Friday, 24 January 2014

THE GAFF ON THE TAF: DYLAN THOMAS AND HIS LAUGHARNE HIDEAWAY



I first visited the estuary town of Laugharne - pronounced Larne - a few years ago on the way home from a weekend in Tenby with my husband.  I must confess I had never heard of it before, but the landlady of our bed and breakfast recommended it, so we decided to look in on it.  After wandering around the town we decided to go for a walk along the path by the west bank of the estuary of the River Taf, on which the town is situated, and after a short distance we came across a sweet little building, barely more than a hut.  Peering through the window, it became apparent that what we were looking at was the 'Writing Shed' used by Dylan Thomas during his time living in Laugharne.  Thomas and his family spent the last four years of his tragically short life living in the Boat House on the shore of the estuary, and the shed was perched just above it.  It was a lovely Sunday morning when we visited, and as we gazed out at the stunning views of the estuary and of the majestic Gower Peninsula away in the distance, it was easy to imagine what a source of inspiration this spot must have been for the most famous Welsh poet.
The Boathouse

The first poem written by Dylan Thomas in his Writing Shed was 'Over St John's Hill', which describes the view - "Crystal harbour vale//Where the sea cobbles sail", "wharves of water where the walls dance and the white cranes stilt" - and the wildlife - "the hawk on fire hangs still" and "the elegiac fisherbird stabs and paddles".  Other works borne from Thomas' time in the shed include 'Do Not Go Gentle into that Good Night' about his dying father and 'Poem on his Birthday'.  The characters in 'Under Milkwood' are believed to have been inspired by the people of Laugharne, although the location is thought to be based on New Quay in Cardigan Bay.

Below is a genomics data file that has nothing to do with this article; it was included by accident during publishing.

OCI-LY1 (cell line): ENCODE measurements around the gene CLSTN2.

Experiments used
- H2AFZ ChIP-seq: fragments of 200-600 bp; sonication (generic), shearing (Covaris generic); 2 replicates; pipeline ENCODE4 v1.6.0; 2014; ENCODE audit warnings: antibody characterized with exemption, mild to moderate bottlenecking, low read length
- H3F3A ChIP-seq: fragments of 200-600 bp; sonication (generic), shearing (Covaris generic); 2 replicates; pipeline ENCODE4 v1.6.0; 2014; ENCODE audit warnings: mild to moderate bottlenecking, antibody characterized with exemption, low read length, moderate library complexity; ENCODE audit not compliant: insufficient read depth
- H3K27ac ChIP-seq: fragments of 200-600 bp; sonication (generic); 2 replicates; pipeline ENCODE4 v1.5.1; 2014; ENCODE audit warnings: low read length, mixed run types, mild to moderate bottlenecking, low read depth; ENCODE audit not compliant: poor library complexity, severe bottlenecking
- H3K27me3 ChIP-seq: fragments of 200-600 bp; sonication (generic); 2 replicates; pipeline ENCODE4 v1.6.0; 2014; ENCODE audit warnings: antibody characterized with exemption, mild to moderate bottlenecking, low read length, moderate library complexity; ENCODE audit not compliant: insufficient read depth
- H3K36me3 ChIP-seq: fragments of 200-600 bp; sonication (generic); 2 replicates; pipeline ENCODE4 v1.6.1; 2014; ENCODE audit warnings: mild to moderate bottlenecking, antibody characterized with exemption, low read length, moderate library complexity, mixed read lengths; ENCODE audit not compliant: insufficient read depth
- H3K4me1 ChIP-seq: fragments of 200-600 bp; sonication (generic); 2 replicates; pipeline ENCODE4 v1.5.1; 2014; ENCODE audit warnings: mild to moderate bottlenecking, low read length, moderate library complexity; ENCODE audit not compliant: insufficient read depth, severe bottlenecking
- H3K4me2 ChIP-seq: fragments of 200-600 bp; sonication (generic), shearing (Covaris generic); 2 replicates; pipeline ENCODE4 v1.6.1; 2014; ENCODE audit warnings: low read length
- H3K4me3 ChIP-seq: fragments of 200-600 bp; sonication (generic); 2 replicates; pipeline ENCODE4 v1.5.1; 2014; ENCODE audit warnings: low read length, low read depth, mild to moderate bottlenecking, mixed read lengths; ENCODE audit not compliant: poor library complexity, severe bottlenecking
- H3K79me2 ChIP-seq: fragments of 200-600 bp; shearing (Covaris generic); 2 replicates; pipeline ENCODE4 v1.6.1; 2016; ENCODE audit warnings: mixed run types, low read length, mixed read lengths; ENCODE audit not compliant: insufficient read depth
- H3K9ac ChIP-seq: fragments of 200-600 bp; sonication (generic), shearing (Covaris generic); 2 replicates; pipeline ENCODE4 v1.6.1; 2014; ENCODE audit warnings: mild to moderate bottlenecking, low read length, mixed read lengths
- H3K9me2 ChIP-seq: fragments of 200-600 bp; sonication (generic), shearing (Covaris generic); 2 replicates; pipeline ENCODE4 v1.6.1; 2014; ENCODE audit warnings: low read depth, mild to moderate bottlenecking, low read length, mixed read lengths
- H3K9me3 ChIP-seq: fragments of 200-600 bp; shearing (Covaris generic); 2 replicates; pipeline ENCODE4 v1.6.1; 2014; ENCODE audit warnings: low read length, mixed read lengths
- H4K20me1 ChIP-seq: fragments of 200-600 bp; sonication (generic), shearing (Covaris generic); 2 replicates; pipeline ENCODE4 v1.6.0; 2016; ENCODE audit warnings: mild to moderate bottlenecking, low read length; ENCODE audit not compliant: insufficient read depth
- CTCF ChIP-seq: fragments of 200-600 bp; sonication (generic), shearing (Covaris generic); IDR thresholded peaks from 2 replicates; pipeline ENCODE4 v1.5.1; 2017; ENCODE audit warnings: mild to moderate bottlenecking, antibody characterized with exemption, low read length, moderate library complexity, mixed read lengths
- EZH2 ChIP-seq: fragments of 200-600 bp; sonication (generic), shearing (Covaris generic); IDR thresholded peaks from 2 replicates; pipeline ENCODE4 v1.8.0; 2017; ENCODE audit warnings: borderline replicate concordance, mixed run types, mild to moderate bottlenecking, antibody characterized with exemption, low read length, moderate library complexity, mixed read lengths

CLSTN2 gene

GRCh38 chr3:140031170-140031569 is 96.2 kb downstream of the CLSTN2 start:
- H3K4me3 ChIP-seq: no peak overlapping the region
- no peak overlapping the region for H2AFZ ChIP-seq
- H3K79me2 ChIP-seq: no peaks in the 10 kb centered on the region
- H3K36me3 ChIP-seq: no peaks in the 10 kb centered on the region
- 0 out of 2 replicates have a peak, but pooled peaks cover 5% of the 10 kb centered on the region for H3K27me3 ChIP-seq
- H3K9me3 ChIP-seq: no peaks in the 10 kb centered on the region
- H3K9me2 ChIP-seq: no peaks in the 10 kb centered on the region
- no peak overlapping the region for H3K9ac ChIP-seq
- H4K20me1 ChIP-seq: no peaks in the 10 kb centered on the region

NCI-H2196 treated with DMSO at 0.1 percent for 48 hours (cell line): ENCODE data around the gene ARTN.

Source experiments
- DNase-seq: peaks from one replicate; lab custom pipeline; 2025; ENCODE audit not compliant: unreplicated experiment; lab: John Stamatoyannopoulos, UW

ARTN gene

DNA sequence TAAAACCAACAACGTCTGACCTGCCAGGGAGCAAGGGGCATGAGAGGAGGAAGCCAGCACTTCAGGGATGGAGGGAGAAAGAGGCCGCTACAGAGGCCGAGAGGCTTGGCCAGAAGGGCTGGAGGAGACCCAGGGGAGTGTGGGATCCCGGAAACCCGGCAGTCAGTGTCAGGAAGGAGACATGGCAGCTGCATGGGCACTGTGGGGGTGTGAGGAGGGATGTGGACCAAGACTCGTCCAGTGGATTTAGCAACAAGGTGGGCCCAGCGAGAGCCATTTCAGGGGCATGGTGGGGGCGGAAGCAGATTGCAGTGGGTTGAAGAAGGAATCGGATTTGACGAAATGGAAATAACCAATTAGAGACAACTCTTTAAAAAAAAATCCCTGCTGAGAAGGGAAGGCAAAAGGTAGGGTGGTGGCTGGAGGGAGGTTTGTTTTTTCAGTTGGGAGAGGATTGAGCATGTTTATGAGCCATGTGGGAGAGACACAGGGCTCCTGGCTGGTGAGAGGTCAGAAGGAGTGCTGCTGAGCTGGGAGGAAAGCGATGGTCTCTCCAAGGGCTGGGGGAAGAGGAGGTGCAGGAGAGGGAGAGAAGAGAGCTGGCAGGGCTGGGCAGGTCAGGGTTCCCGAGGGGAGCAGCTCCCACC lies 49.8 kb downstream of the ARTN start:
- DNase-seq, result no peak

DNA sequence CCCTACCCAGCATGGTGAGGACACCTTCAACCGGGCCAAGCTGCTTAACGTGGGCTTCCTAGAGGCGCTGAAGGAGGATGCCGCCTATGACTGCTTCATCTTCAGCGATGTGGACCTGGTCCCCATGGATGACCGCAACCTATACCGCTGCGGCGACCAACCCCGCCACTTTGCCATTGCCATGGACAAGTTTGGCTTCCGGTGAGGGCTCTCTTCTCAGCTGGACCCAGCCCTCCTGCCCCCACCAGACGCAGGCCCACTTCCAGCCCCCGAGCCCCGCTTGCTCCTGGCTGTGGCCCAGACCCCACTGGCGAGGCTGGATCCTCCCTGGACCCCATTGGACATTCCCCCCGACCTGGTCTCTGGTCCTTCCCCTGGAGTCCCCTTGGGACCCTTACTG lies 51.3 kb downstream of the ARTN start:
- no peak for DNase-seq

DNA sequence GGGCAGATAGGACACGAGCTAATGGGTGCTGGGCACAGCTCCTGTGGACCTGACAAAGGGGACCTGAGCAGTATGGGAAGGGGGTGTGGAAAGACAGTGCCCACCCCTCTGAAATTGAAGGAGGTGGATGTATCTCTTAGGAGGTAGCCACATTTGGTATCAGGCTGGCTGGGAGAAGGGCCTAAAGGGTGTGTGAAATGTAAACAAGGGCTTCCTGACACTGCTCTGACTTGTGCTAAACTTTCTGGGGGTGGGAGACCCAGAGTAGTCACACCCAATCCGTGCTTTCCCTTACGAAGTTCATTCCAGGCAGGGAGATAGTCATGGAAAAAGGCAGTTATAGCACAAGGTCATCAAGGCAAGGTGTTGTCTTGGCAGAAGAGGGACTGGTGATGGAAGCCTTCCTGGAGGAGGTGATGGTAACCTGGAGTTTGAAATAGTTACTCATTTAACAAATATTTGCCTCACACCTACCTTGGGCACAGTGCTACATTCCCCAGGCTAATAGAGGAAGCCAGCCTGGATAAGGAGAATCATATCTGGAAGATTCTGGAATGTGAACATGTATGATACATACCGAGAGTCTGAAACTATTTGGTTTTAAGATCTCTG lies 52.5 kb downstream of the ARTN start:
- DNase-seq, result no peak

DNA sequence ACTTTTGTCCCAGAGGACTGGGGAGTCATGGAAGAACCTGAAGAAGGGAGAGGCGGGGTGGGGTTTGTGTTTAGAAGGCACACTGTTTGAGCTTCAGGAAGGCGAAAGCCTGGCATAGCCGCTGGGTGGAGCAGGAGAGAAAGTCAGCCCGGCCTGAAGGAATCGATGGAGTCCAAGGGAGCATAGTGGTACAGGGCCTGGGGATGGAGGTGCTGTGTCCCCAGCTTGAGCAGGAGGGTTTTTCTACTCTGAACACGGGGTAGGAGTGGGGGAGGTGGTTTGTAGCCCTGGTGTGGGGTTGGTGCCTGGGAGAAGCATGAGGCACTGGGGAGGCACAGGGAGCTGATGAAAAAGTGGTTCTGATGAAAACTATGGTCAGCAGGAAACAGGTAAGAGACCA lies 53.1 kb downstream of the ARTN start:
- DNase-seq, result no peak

The Taf Estuary

For visitors who want to follow a 'Dylan trail' there are a number of sites around Laugharne with connections to the poet.  Brown's Hotel was where he would retreat to after a bout of poetry-writing in order to indulge his other great passion in life: drinking.  The sign outside the hotel shows an image of the poet.  There are two former homes which were occupied by the poet and his family before they settled in the Boat House: Eros, a fisherman's cottage on Gosport Street and Sea View behind the castle.  The castle, dating from Norman times and now a ruin, was a favourite haunt of Thomas when seeking peace and solitude.  The hillside cemetery of St Martin's Church harbours the graves of both Dylan and his beloved wife Caitlin.  Nature lovers will find plenty of birdlife down at the estuary, with egrets, lapwings, herons, oystercatchers, seals and even the occasional otter making an appearance.

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Sign outside Brown's Hotel. Photo by Tony in Devon, via Wikimedia Commons
The Boat House is open to visitors from May to October, and offers memorabilia devoted to Thomas as well as a tea room and art gallery.

This year marks the centenary of the birth of Dylan Thomas, who was born on 27 October 1914.  For the centenary a pop-up replica of the Writing Shed will be touring throughout Wales.

Map of the area.

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